NEW YORK (
) - Phil Murray, a partner at the pre-eminent newspaper advisory firm Dirks, Van Essen & Murray, based in Santa Fe, N.M., says mergers and acquisitions among print legacy businesses remain vibrant even if volume has declined in recent years.
Murray, a former journalist, was talking about the future of newspaper dealmaking after Wes Edens, Chairman of
Newcastle Investment Corp.
, a health care real estate investment trust and affiliate of the private-equity firm
Fortress Investment Group
, said last week that his company is prepared to spend as much as $1 billion aggregating small and medium-sized newspapers into New Media, the working name of the entity that will combine Fortress's
with the publications that Newcastle acquired last week from
Dow Jones Local Media Group.
"There is sufficient deal flow for GateHouse/Newcastle to spend $1 billion if they want to," Murray said, in a phone interview from Santa Fe.
Gatehouse, which has $1.2 billion in debts, said it plans to file a "pre-packaged bankruptcy" this week with creditor support.
"That wouldn't have been a lot six years ago, but one billion dollars buys you a lot of newspapers now," Murray added. "A lot of newspaper dealmaking is driven by building larger, regional clusters that make it more attractive to sell larger advertisers on a digital footprint. The Dow Jones papers fit pretty well with what they've already got."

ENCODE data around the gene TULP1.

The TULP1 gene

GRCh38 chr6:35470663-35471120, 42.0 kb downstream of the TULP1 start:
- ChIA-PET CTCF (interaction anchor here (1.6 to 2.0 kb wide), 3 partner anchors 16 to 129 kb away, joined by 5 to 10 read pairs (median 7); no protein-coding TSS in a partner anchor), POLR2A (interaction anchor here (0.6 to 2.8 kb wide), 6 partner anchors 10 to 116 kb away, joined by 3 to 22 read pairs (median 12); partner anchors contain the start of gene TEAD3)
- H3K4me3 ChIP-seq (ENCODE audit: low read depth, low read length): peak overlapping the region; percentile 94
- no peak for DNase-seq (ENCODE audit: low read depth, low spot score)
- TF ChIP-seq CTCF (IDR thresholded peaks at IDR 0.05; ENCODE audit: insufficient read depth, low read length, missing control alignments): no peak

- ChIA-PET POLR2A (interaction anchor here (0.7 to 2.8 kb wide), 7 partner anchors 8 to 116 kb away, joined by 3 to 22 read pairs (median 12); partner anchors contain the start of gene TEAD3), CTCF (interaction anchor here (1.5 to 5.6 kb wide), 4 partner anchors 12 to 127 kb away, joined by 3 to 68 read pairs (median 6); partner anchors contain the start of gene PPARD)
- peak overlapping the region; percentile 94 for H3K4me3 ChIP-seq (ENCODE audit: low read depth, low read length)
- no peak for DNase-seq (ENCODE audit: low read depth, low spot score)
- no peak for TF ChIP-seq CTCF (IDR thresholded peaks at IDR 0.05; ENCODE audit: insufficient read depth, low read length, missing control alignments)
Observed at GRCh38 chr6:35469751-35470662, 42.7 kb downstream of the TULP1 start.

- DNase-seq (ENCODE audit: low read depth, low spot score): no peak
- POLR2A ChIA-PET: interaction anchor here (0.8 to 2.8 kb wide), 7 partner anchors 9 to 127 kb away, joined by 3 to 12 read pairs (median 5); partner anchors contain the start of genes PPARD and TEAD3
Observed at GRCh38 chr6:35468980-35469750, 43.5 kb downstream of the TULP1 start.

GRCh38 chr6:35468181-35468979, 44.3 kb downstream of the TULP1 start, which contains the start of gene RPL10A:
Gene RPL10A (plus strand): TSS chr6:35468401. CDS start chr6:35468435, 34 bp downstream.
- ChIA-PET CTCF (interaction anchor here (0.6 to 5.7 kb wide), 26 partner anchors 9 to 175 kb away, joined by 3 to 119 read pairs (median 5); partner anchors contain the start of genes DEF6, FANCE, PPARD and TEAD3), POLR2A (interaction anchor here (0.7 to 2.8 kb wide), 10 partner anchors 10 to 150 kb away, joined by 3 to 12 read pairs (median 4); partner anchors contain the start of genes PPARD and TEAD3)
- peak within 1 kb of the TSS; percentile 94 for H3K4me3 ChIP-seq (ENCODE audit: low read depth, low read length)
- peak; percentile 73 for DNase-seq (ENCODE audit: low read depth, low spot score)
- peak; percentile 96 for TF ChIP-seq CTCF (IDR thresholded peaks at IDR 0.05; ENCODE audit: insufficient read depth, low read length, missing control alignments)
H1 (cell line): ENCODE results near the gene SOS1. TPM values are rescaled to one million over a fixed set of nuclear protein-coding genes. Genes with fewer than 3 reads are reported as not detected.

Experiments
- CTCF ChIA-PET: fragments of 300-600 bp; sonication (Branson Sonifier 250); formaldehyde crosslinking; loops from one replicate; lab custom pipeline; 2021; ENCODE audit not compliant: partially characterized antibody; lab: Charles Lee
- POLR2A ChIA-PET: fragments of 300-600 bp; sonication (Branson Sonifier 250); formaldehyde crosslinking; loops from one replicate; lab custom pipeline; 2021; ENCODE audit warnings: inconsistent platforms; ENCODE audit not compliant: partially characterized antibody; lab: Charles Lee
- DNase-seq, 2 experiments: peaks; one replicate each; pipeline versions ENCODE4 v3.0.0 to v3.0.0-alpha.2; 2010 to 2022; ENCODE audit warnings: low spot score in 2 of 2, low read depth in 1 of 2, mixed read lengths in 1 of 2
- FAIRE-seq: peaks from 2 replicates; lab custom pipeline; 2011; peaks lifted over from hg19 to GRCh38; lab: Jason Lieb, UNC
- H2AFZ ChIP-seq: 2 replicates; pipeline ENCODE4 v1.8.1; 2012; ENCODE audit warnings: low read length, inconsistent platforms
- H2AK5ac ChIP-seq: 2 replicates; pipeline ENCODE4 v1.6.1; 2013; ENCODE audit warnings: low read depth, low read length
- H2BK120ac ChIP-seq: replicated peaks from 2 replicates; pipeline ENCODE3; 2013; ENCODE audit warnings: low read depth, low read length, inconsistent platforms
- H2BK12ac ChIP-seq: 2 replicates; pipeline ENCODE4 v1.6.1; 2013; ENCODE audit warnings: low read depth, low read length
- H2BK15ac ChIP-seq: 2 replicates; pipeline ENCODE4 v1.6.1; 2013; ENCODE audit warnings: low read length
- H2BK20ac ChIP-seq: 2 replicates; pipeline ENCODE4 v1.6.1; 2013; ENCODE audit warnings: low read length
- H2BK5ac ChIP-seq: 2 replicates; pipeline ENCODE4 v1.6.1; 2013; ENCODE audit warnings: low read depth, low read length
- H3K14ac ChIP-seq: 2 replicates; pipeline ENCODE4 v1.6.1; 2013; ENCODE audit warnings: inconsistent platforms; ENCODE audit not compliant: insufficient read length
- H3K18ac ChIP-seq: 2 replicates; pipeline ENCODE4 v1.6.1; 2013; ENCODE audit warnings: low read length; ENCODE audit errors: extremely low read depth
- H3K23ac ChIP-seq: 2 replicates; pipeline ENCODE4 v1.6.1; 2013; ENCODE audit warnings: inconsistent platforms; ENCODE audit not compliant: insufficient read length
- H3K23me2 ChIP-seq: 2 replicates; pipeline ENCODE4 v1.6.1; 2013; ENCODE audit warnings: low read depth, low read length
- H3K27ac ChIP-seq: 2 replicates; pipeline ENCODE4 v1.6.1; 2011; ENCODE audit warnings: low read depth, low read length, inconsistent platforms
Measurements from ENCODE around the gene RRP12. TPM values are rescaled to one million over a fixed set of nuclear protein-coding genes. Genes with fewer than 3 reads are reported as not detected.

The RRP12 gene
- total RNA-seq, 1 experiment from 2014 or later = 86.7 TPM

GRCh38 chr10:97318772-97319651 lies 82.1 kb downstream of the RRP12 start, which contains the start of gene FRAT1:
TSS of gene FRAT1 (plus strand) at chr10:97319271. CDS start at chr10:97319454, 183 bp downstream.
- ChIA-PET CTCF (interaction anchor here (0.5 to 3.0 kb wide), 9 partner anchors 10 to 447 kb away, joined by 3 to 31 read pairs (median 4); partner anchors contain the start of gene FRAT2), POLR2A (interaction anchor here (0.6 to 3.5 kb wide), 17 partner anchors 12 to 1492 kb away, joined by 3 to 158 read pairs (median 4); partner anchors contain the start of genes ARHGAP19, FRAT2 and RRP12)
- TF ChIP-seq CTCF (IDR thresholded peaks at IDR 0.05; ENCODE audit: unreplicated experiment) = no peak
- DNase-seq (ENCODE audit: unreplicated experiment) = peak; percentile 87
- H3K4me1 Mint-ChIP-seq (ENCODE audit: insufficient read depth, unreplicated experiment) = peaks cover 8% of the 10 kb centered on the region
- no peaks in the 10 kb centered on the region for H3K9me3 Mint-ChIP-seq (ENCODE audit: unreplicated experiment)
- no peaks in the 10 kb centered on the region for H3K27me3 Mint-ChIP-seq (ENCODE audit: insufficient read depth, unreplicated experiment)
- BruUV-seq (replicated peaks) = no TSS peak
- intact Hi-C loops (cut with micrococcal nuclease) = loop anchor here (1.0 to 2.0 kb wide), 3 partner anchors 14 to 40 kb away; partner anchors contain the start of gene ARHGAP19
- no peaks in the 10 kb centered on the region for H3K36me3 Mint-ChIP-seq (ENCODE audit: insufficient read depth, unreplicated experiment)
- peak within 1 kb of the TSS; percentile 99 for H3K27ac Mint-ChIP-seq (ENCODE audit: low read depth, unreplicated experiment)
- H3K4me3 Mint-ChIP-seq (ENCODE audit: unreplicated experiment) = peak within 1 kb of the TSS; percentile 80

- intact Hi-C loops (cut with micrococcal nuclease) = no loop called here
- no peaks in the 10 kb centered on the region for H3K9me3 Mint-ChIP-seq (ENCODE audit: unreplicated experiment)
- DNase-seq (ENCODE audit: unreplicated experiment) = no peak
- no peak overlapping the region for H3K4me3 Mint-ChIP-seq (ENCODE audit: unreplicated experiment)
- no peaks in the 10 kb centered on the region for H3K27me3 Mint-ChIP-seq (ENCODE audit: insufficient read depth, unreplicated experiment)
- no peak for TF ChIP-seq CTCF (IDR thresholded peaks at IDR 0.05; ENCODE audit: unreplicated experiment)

So far in 2013, newspaper mergers and acquisitions have totaled $635 million, just about even with all of 2012 when deal volume reached $643 million, according to data compiled by Dirks, Van Essen & Murray. Of course, Jeff Bezos' purchase of
namesake publication pads that number. In 2011, newspaper M&A hit $789 million, a gigantic rebound from 2010 when dealmaking totaled just $149 million.
Those were all down years compared to life before the 2008 recession, when newspaper deals totaled $2 billion to $3 billion per year, Murray added. M&A activity in the industry skyrocketed to a record $20 billion in 2007, that year of drunken-spending when Sam Zell overpaid to take
private and Rupert Murdoch succeeded in fulfilling his dream to own
The Wall Street Journal
paid top-dollar to take control of Dow Jones Co. In that same year, Gatehouse bought a handful of newspapers from